Prufrock's Page

Saturday, June 04, 2005


Well, one has been tagged, er, memed, er, whatever. And the Committee For Fair Blogging Practices has been knocking on one's door, demanding a response. So here goes:

Total number of books one owns: Too many to count, but not so many as to be sated. When one last moved, three months ago, there were 29 medium-sized cartons -- about 12 of these remain unpacked as there's no more space on the shelves.

Last book one bought: The Whole Story And Other Stories by Ali Smith; Gilead by Marilynne Robinson.

Last book one read: Um, one is about to complete five or six, actually. Apart from the two above, there's Sailing The Wine-Dark Sea: Why The Greeks Matter by Thomas Cahill, Lighthousekeeping by Jeanette Winterson and Opening Skinner's Box: Great Psychological Experiments of the 20th Century by Lauren Slater

Five books that mean a lot: Where does one start? A feeble, arithmetic-defying attempt, in no particular order:

Midnight's Children by Salman Rushdie: The book that effectively messed up one's mind for good by making one want to write and simultaneously making one realise that one would never produce something quite so extraordinary.

The Catcher In The Rye by J.D. Salinger and The Bell Jar by Sylvia Plath: Now that one is in one's dotage, one realises that both are marred by juvenalia, but when one was a teenager, nothing was as staggering as the experience of reading about Holden and Esther. The next logical step was Philip Roth's Portnoy's Complaint. Which, of course, led one to other books by Roth. And Malamud. And Updike. And Bel- ["Stop it!" -- The Committee For Fair Blogging Practices]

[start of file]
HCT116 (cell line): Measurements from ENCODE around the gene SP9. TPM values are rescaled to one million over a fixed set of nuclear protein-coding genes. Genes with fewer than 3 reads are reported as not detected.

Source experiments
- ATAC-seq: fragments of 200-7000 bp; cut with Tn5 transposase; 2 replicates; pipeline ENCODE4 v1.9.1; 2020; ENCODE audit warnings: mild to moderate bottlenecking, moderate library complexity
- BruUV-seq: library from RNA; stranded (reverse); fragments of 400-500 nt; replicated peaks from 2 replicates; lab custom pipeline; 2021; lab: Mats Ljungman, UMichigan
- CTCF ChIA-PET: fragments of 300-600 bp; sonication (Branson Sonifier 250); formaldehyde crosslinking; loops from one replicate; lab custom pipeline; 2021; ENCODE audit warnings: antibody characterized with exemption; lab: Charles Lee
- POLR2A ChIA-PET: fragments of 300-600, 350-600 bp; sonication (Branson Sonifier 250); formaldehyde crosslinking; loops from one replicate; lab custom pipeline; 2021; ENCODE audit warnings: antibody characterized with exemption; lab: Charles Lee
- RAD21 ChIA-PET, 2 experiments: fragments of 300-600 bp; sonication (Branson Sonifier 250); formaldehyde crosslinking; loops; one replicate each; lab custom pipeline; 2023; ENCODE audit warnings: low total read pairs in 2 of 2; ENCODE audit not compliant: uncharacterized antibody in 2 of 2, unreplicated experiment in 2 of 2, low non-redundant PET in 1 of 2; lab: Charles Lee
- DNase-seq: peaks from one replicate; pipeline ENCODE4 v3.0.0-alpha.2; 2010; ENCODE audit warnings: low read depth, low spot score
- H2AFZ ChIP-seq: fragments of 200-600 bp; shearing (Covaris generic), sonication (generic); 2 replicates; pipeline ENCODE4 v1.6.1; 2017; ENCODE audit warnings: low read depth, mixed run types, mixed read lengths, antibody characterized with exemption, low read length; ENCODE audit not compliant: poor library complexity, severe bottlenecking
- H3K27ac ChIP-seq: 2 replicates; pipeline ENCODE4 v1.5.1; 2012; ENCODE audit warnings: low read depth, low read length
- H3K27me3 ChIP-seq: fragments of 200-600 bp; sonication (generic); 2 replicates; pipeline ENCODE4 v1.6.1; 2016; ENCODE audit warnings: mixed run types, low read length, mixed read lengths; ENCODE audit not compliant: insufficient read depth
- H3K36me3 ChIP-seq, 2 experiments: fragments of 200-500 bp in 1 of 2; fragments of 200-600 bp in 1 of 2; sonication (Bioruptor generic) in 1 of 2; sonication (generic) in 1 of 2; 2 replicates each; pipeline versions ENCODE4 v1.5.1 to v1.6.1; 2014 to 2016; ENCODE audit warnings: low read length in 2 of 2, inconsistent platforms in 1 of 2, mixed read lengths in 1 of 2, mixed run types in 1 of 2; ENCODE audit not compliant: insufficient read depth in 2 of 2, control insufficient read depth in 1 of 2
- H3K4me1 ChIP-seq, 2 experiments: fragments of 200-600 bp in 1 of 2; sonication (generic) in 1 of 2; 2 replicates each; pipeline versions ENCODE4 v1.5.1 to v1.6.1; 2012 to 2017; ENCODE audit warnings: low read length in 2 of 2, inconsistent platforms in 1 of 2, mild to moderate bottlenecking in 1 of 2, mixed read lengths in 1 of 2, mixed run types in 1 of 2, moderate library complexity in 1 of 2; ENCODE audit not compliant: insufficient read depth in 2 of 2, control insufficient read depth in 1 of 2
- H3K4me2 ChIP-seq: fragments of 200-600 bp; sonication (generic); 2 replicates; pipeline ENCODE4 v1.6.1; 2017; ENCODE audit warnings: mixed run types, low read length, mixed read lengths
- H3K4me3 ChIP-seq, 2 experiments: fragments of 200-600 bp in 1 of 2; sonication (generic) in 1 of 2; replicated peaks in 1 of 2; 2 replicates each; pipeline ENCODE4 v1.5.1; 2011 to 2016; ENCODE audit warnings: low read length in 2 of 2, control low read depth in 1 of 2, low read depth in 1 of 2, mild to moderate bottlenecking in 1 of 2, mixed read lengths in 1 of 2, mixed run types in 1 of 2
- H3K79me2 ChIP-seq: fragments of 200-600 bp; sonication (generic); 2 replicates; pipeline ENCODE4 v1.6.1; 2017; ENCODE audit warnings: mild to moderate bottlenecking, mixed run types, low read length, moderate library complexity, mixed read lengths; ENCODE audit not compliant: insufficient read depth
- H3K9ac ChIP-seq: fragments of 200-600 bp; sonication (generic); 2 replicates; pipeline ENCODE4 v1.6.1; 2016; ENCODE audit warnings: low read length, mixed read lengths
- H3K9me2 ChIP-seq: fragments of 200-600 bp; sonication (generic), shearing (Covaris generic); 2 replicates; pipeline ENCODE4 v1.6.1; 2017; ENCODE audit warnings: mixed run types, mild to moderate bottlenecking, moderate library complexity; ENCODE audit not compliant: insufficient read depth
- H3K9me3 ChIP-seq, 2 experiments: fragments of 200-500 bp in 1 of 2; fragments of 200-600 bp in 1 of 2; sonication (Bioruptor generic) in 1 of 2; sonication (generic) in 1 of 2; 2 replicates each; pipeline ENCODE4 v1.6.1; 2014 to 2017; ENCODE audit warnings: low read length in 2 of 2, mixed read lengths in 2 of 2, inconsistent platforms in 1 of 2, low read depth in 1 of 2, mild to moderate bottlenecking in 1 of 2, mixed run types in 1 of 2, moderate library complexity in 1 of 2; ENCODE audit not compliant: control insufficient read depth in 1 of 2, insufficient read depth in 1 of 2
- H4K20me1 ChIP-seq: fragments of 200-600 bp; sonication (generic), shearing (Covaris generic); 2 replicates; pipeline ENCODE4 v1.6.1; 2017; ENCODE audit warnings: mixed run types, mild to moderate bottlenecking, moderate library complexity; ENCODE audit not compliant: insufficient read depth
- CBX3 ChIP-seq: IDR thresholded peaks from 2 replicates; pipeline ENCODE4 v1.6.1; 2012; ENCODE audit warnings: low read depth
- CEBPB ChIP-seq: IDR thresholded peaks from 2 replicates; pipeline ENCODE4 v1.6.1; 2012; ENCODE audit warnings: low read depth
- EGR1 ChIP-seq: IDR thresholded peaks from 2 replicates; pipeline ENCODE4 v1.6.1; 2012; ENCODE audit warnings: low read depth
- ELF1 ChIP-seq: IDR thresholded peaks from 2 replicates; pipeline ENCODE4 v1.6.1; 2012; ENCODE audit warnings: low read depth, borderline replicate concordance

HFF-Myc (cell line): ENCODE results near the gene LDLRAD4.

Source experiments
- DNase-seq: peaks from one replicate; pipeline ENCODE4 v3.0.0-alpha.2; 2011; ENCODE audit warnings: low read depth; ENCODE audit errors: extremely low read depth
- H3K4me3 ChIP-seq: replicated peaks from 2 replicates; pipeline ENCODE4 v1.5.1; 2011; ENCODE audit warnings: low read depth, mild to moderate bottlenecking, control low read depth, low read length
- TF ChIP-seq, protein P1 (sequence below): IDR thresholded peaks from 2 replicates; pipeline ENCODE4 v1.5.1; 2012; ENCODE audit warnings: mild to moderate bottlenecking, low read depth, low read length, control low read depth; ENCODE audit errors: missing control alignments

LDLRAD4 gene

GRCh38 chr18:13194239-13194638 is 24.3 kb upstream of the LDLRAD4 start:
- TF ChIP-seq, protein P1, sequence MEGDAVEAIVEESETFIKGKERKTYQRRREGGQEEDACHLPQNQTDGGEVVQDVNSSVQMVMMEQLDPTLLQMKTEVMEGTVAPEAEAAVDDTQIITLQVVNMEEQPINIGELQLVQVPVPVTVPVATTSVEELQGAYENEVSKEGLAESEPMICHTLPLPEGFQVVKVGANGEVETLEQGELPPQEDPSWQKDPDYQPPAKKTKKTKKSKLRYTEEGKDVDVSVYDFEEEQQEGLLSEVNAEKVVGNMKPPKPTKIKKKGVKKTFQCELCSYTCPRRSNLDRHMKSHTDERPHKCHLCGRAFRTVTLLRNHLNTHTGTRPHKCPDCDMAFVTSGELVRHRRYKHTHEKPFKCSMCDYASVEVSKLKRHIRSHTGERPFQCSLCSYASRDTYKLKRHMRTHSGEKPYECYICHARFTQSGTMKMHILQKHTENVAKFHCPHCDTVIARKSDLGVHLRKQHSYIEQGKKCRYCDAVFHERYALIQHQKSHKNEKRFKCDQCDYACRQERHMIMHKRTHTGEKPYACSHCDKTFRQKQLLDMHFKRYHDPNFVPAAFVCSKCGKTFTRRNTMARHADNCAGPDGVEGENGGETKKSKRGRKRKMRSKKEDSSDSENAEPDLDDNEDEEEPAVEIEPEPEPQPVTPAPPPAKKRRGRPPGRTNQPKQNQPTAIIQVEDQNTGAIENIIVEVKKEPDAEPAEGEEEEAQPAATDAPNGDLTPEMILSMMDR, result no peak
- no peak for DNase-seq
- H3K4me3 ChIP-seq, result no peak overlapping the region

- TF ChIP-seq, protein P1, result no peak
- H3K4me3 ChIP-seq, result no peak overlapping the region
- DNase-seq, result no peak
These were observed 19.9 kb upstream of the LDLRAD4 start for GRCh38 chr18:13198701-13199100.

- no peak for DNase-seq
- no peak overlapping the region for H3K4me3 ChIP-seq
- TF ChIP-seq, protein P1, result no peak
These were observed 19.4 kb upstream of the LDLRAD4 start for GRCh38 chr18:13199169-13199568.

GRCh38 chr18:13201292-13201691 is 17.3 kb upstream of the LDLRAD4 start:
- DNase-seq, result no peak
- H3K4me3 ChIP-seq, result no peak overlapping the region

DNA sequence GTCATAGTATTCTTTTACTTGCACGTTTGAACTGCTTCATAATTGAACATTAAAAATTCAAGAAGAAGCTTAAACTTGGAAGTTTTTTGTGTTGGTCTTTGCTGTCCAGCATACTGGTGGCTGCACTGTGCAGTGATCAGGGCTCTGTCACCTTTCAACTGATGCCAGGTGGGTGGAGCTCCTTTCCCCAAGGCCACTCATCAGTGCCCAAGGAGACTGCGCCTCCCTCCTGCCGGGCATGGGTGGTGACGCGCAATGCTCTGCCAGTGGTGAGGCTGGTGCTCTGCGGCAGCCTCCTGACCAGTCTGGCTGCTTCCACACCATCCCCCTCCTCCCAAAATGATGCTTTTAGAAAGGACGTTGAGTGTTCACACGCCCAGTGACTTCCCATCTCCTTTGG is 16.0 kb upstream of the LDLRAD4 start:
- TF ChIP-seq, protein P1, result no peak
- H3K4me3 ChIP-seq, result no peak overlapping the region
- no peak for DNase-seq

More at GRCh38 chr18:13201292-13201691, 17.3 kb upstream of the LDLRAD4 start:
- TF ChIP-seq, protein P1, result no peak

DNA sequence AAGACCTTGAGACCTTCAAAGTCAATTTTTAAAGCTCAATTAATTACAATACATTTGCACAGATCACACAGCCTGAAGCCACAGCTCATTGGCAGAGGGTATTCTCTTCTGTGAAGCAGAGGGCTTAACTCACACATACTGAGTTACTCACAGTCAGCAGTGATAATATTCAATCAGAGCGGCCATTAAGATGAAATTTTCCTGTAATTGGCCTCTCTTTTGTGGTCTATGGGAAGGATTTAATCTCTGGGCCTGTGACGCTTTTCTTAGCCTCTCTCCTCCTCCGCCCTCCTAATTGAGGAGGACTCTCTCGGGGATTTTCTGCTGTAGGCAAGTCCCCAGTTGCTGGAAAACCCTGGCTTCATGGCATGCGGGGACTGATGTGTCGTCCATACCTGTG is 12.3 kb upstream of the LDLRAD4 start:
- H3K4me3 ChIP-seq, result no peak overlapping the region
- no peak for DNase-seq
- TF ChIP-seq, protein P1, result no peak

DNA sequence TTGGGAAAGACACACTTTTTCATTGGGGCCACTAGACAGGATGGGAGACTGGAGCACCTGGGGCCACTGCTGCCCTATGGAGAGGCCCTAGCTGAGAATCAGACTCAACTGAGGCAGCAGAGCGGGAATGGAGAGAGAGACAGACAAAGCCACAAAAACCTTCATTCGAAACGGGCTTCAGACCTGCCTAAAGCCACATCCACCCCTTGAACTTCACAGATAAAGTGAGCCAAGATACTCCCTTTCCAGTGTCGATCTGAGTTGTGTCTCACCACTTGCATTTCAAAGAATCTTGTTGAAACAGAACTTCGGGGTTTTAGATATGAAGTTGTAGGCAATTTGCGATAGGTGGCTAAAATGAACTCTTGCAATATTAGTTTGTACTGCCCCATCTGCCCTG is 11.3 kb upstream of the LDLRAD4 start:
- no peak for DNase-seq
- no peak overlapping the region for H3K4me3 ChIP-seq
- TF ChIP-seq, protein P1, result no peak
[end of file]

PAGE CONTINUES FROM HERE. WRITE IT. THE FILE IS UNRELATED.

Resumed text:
The Mahabharata: Family feuds, blood and gore, warfare, infidelity, much more satisfying than the Ramayana. One isn't referring here to any one specific English translation, but all of them, from Rajagopalachari to Narayan to Buck to Lal. Haven't yet caught up with the multi-volume translations, unfortunately.

The lyrics to Pink Floyd's The Wall: The soundtrack to college life -- one recalls painstakingly copying the lyrics (from an LP owned by a friend) into an old exercise book and discovering some time later that one had memorised the entire thing.

The Accidental Tourist by Anne Tyler and The Remains of the Day by Kazuo Ishiguro: The characters of Macon and Stevens stayed in mind long, long after one finished the books.

Men writing about women: Leo on Anna; Thomas on Tess; Gustave on Emma; Henry on Isabel -- each author obsessed with his character, each book so wonderful.

Lolita by Vladimir Nabokov: No other book has made the English language sing and dance so wonderfully.

Tag five people and have them do this on their blogs: Well, almost all of those whom one would like to pass this on to have already been tagged, so here's an attempt at widening the net:

J.A. Prufrock (The Original)
The Letterhead
Dina Mehta
Hemangini Gupta
Sanket Patil


  • (To anyone clicking 'Sanket Patil') The URL mentioned in the blog wont work anymore. I removed the _ that was causing a few problems. The URL is

    By Blogger Sanket, at 7:25 PM  

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